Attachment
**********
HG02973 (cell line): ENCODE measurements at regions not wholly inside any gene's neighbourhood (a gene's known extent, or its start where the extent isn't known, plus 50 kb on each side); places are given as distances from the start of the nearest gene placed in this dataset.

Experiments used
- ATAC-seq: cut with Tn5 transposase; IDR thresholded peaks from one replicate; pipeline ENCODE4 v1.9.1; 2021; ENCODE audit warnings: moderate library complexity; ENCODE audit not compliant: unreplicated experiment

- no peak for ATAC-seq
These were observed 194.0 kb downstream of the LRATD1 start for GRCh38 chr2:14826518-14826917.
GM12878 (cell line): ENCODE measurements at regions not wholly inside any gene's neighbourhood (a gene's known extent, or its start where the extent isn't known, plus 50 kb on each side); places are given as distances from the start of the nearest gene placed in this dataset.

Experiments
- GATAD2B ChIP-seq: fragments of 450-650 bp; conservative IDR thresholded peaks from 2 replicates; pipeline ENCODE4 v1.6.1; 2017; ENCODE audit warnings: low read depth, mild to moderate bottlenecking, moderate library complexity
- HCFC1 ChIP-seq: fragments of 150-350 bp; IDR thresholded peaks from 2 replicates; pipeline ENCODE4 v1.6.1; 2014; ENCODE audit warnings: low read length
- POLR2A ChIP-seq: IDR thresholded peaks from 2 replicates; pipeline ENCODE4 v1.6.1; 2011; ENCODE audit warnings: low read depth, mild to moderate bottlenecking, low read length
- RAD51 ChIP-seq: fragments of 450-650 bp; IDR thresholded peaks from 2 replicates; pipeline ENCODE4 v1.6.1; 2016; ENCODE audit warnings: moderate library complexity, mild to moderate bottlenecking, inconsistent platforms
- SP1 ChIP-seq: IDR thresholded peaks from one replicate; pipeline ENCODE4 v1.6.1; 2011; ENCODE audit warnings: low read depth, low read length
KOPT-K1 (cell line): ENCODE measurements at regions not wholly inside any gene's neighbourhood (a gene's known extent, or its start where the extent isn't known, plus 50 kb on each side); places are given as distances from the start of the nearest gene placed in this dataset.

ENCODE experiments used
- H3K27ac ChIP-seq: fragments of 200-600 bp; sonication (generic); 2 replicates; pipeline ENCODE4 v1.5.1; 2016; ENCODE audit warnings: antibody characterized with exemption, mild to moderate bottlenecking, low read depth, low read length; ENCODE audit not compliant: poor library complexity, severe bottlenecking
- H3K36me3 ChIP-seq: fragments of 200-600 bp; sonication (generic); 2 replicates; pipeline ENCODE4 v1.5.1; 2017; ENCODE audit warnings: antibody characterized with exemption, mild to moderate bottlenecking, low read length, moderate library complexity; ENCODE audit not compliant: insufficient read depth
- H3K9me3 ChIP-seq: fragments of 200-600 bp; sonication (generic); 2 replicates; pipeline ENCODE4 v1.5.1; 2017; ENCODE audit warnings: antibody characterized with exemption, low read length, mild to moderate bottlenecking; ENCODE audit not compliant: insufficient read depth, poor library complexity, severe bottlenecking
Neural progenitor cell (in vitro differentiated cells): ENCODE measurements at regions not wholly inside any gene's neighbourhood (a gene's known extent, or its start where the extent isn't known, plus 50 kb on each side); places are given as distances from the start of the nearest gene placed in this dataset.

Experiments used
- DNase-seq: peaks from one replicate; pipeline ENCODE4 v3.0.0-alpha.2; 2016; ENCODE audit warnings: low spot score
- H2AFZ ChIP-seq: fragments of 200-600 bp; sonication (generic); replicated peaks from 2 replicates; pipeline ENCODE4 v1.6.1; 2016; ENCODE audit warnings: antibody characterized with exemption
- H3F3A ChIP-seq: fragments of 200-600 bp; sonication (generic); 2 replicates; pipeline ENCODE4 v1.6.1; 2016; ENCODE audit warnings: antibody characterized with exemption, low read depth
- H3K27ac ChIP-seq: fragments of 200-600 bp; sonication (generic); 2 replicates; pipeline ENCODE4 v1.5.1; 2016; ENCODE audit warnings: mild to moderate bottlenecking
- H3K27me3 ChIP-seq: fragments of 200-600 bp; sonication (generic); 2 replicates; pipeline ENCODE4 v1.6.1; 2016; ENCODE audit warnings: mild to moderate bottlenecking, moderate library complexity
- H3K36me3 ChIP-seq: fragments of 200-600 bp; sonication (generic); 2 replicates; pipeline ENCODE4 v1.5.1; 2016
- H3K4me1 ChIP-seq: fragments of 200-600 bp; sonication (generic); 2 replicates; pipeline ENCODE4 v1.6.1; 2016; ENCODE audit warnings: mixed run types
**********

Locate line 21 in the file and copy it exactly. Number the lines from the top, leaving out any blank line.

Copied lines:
- H2AFZ ChIP-seq: fragments of 200-600 bp; sonication (generic); replicated peaks from 2 replicates; pipeline ENCODE4 v1.6.1; 2016; ENCODE audit warnings: antibody characterized with exemption